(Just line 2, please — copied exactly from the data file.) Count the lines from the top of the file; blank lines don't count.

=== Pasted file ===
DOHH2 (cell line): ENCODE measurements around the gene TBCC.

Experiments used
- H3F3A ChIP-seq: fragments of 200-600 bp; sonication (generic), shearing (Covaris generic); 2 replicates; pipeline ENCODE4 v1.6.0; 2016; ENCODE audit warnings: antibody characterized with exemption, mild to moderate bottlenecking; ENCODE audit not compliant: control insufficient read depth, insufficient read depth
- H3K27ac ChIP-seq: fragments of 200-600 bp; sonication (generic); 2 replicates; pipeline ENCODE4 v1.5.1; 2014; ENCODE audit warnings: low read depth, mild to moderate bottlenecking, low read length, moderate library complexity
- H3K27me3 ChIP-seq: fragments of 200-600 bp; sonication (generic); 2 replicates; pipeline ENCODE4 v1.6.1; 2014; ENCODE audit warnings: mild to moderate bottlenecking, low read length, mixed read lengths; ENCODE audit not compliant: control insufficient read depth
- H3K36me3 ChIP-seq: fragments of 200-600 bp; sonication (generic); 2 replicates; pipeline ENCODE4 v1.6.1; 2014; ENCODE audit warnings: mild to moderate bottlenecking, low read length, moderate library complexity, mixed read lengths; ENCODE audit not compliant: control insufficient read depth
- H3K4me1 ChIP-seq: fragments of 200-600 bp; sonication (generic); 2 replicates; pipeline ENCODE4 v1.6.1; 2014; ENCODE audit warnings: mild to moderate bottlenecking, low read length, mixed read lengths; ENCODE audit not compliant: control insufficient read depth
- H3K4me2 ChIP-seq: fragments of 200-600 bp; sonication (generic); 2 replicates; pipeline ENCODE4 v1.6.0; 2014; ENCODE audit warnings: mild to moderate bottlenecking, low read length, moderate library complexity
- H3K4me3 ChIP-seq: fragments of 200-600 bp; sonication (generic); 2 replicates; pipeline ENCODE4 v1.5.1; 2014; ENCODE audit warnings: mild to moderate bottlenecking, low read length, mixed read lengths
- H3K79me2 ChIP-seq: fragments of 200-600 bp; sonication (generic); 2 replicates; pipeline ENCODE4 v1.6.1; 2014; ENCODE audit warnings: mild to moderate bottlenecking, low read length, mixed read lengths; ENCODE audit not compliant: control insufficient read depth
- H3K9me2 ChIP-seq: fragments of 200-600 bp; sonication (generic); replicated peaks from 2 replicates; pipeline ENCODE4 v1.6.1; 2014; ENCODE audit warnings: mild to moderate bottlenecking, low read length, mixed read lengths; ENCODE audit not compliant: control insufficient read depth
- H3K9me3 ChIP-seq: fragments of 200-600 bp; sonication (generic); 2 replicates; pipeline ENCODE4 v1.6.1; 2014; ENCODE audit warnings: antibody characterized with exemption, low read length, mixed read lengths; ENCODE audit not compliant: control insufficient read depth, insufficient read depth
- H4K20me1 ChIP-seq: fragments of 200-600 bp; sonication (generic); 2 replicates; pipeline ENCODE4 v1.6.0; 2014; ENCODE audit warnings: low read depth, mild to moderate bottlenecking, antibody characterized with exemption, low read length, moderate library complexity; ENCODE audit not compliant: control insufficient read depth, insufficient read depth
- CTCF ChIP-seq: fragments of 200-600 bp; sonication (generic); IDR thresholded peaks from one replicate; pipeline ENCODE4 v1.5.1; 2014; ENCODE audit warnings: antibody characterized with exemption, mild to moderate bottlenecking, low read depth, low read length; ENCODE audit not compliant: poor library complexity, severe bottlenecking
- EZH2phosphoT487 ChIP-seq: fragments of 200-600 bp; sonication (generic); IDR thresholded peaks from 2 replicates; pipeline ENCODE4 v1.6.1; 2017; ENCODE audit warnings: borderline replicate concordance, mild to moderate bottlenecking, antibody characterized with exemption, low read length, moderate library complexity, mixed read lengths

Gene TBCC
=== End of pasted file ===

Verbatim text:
Experiments used